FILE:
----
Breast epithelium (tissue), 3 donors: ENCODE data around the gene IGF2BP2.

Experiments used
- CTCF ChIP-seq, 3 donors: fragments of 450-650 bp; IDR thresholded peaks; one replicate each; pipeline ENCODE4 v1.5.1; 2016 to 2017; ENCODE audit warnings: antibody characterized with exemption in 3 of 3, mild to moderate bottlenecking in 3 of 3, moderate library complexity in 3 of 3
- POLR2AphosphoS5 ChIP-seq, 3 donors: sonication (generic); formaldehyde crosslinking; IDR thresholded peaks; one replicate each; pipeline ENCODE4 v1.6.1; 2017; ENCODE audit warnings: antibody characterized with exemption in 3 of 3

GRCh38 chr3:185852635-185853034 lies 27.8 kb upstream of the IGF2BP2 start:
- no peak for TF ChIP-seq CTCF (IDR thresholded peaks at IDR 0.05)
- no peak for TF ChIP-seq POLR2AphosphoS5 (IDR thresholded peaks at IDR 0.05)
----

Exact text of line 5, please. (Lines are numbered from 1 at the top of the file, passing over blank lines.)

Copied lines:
GRCh38 chr3:185852635-185853034 lies 27.8 kb upstream of the IGF2BP2 start: